From the outside, the University Medical Center Utrecht (UMCU) in the Netherlands looks like a massive Tetris game frozen in glass. Inside, three transparent columns reach from the ground floor to the roof. A staircase the color of red blood cells connects the floors. ”What score would you give the architect of this building?” asked keynote speaker Olle (Th.J.) ten Cate, Ph.D., at the annual Medical Education Day at Yale on May 19.

No one answered—they needed more information to give the architect a fair shake. ten Cate, director of UMCU’s Research and Development of Education Center, clicked to his next slide: a classic ranking on a scale of 1 to 10. Still no answer. The Dutch researcher’s wry smile reflected what his audience knew: the numbers were meaningless without criteria. Did the numbers correspond to the building’s functionality, costs, design, or the charisma of the architect?

Through this exercise, ten Cate acknowledged the difficult task education professionals face when assessing on-the-job skills of medical students and residents. His keynote talk anchored an afternoon of workshops sponsored each year by Yale School of Medicine’s Center for Teaching and Learning (TLC) for teachers, students, and physicians to enhance educator development and scholarship. The goal of the TLC is to develop a community of educators as well as a place where they can meet and learn more about education.

According to the Association of American Medical Colleges (AAMC), most medical schools use a competency-based form of assessment—the norm for more than a decade. The observer rates a student based on his or her ability to complete a task. This method runs the risk of being inadequate for two reasons, ten Cate explained. It’s based on an interaction between the observer and the student or resident—leaving out the patient. And the assessment doesn’t consider the end goal—allowing a medical student to work unsupervised. ”All of this can lead to unreliability” in an assessment of a student’s skills, ten Cate said.

Several years ago, ten Cate created a new assessment measure: entrustable professional activities (EPAs). This fancy term translates to a simple, important question: Would the observer trust the student or resident to take care of a patient? To illustrate this point, ten Cate projected another image onto the screen. A resident faces her observing physician. The physician justifies his rating decision in a thought bubble: ”She works hard. It won’t hurt and might help if I mark her as ’superior.’” Such subjective evaluations work for competency tests, which tend to judge abstract skills like ”professionalism” that relate more to the personality of the individual than an observable skill. ten Cate suggested a different scenario where the observing physician used an EPA approach. The physician’s thought bubble changed to: ”She works hard, but it may hurt my patients if I mark her ’superior’ and ready for unsupervised practice.” If a resident or student has mastered a skill well enough to act without supervision, then an EPA has been met. ”One can possess competencies, but not EPAs—they are units of work,” ten Cate said.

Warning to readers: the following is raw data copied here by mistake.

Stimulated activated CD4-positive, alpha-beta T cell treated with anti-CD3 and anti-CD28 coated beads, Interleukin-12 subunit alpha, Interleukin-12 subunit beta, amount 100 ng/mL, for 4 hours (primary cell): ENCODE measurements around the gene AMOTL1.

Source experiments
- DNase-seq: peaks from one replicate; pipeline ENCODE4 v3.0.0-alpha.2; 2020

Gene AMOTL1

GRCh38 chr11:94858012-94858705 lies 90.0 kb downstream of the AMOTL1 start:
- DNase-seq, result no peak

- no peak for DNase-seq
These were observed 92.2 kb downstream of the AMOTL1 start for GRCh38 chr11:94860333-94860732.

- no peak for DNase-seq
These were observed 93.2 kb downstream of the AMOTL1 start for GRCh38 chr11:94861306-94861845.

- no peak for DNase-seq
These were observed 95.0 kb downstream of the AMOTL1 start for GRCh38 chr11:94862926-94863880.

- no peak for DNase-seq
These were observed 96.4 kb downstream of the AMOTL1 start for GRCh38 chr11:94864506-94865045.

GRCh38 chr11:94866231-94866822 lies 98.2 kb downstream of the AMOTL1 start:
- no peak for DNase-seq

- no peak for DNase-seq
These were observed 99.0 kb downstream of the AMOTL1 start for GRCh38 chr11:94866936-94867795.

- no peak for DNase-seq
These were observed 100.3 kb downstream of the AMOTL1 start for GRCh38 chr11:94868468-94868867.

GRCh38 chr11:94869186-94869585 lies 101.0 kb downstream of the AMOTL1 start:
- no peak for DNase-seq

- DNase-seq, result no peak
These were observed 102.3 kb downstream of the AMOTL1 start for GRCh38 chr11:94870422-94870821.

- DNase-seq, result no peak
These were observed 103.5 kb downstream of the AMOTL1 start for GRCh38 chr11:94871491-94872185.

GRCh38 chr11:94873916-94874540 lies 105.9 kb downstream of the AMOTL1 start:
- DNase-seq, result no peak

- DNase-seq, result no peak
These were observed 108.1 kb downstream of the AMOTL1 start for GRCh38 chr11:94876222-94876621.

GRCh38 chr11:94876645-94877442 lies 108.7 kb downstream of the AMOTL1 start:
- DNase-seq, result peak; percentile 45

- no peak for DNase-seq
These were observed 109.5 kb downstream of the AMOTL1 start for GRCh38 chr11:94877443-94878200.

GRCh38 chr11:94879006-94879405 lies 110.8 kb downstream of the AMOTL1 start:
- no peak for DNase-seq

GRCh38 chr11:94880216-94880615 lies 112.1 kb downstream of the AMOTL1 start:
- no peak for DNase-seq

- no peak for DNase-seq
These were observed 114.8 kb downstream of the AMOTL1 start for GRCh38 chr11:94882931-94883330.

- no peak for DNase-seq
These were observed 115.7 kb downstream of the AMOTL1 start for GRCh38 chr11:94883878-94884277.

As another example, a competency-based assessment might ask an observer to rate a student’s bedside manner. The EPA equivalent would gauge a student’s ability to gather a patient history and perform a physical examination. To do this, EPAs require that supervising physicians and medical professionals spend more time with students, ten Cate said. This assessment method also requires the observer to decide how much—if any—supervision the student still needs for a task. A student’s competence is still observed, ten Cate said, but consistent behavior and a willingness to ask for help are also built into the ”entrustable” aspect. ”Trust takes time and you cannot trust a person if you don’t know them,” ten Cate said. He suggested that longitudinal clerkships, which put a medical student inside a clinic, are an important aspect of EPAs. (The School of Medicine incorporated 12-week longitudinal clerkships into the new curriculum last year.) EPAs also differ from most assessment tools because they have an expiration date, which means that the skill needs to be re-checked with some frequency, ten Cate said.

The idea of EPAs has caught on since ten Cate and his colleagues introduced the idea a decade ago, but really got popular over the last five years. In 2014, the AAMC published a list of 13 core EPAs all medical students should be able to perform before entering their residency. ”We know that medical schools which adopt EPAs have liked the results,” ten Cate said. ”Now we need to study curricula with and without.”

ten Cate focused on assessing skills and knowledge, but the afternoon workshops covered a gamut of topics, from how to use technology to build a collaborative learning space to the Tao of Small Group Facilitation. During a wine and cheese reception at the end of the day, 50 research posters created by Yale faculty, fellows, residents, and students were on display in The Anlyan Center lobby. The posters addressed innovations in education and education research with awards given to five posters judged by a committee of faculty, residents, and students.

For more information on the Teaching and Learning Center, visit tlc.yale.edu.